Why Everything Scares You To Death

The other night, while I was trying to sleep, I started thinking about the post I wrote last week where I stated that hatred is driven – at its core – by a fear of death. I couldn’t shake the feeling that I was missing something fundamental. Naturally this started to make me feel a little anxious. Which then got me thinking, ‘why I am feeling so anxious? I’m just thinking.’ 

Anyway, I placed my mind on that fear and I asked, ‘what do you want me to figure out?’ Then something clicked. The penny dropped and I thought, ‘holy shit, all fear is a fear of death. That’s what you’re feeling. That’s why it’s so intense. It’s simply a trick. An illusion played by the mind to keep you, and those you love, alive.’ 

Immediately I started thinking about the implications this simplicity of thought might have. How we could use it to see through and conquer our fears. But also help those consumed by theirs. So I got up and started hashing out my argument. (No, I didn’t sleep well that night!) And well, this post was the result.

Anyway, buckle up boys and girls, because I’m about to take your mind down a rabbit hole that will blow it wide open. But first let me explain my thinking with a quick biology lesson. (I’ll try to make it fun.)

The Biology Of Fear

From a biological perspective the purpose of life is life itself. That all our emotions – the full kaleidoscope of experience – can be explained, broadly speaking, by two things. The first is survival (protecting our life and those we love.) Enter fear. The second is procreation and the raising/nurturing of offspring. Enter love. 

These two broad encompassing emotional forces drive everything. They represent the light and dark side of the force. Yin and Yang, Male and Female, Ross and Rachel, Bert and Ernie… you get the point. It’s a delicate tussle counter balancing one against the other. However we need both of them.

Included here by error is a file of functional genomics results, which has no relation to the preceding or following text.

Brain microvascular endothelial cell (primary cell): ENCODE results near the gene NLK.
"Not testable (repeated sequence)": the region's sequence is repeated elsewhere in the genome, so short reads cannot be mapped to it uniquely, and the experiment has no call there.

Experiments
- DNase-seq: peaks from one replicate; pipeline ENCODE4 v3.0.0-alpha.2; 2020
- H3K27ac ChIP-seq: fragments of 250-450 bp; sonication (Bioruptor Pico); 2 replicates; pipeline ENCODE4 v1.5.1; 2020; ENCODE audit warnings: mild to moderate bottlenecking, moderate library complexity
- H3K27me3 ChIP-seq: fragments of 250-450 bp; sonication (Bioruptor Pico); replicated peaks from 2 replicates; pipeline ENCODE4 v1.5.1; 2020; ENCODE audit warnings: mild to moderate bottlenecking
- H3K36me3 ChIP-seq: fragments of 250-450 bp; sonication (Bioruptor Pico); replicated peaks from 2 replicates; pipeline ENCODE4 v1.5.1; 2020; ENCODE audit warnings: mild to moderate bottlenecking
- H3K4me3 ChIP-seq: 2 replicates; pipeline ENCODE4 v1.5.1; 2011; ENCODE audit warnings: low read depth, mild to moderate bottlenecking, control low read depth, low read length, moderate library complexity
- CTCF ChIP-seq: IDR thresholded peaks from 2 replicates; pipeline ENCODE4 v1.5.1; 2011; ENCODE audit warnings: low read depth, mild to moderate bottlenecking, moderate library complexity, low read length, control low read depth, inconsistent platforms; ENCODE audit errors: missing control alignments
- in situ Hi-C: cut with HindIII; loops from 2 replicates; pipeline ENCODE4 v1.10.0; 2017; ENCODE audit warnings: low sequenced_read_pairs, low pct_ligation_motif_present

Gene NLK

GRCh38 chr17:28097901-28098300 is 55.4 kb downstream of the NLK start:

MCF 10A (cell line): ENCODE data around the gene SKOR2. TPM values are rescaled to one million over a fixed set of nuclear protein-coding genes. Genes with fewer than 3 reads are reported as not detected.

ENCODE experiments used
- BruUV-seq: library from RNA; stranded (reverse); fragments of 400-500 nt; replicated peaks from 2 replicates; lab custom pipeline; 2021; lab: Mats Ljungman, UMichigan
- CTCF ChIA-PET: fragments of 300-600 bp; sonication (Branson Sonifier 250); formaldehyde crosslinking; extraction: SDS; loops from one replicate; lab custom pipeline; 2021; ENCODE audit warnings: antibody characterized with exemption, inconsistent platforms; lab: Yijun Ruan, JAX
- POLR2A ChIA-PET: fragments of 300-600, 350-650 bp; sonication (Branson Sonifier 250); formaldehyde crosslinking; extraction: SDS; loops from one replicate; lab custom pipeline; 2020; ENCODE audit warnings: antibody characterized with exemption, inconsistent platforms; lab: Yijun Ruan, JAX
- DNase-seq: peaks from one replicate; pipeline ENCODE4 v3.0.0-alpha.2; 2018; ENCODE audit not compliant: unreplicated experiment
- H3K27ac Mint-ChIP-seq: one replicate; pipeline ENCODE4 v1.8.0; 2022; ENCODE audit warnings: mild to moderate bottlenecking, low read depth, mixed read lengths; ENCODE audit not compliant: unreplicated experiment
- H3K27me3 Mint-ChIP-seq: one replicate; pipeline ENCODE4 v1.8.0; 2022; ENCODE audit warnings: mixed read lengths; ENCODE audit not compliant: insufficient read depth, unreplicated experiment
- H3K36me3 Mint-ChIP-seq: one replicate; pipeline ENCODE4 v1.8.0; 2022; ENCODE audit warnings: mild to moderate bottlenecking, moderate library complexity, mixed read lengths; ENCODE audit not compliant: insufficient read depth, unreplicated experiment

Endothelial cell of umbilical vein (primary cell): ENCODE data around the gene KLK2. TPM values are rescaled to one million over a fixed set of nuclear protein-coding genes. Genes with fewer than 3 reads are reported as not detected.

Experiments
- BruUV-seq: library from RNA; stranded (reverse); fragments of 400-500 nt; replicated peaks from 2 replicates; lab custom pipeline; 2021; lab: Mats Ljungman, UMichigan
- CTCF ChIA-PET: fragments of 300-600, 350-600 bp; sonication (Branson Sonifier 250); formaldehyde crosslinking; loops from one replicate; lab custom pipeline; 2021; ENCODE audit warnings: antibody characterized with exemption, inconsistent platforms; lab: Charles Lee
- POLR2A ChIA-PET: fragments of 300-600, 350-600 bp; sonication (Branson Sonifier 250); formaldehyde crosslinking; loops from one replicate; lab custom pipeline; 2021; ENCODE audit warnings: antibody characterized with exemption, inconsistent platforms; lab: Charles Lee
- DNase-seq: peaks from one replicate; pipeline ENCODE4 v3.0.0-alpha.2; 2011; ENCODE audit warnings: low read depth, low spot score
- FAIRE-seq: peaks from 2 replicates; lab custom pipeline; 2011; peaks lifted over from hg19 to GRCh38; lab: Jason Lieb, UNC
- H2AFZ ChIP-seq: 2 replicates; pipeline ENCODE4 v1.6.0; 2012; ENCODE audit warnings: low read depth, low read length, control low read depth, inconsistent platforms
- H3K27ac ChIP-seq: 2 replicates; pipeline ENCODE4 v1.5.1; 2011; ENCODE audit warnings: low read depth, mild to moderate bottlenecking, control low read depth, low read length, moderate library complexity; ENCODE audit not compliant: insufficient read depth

Now, to forget love for a second (Say what?), let’s talk amount the most important of these two emotional forces – fear (Oh no you didn’t!). 

Inside your brain are two little nuggets called your amygdalas. These naughty little nuggets are, biologically speaking, responsible for all of your emotional suffering. This is because they activate something called your fight, flight or freeze response system. And this has everything to do with your survival. (They love you really.)

Now, what happens when those naughty nuggets detect what they believe is a serious threat to your life, is they shut off access to the rational part of your brain (your frontal lobes). When this happens the only thing your brain becomes interested in is your survival. And it uses the fear of death to drive your actions. Telling you to either run for the hills (fear under flight), tread carefully (anxiety under freeze), or fight for your life (anger or hate under fight). That is what fear is, in essence. Fear is a fear of death. I say that because these responses are based on keeping you alive. 

This is why I believe fear, anxiety, anger and hate are such intense emotions. Why we have a million and one different addictions and mental illnesses in our attempts to deal with them. We are dealing with a fear of death under different guises. And that is no small thing. (Have I blown your mind yet?)

The Link To Death

One of the problems I believe we have is we don’t link our fear to death. We lack the awareness. This is partly because many of us live in denial and partly because our rational minds and ancient emotional response system aren’t of the same era (your naughty nuggets are part of the limbic system which comprises the oldest part of your brain); but mainly because the ego doesn’t want us to figure this out. It’s a deliberate illusion. After all it’s not terribly useful to psychoanalyse your fear when face to face with a sabre-toothed tiger!

But you’re not actually sacred of the tiger. No, you’re afraid of one thing and one thing alone: death. What your brain has done is attach the fear of death to that animal, thing or situation. That’s why everything scares us to death. Because we are. That’s what drives us at our core.

This is also why, in the pecking order of love and fear, fear comes first (why we have something called a negativity bias). Of course this sucks the big one, however the logic makes good sense. You must first survive before you can thrive. Before you can use your big one!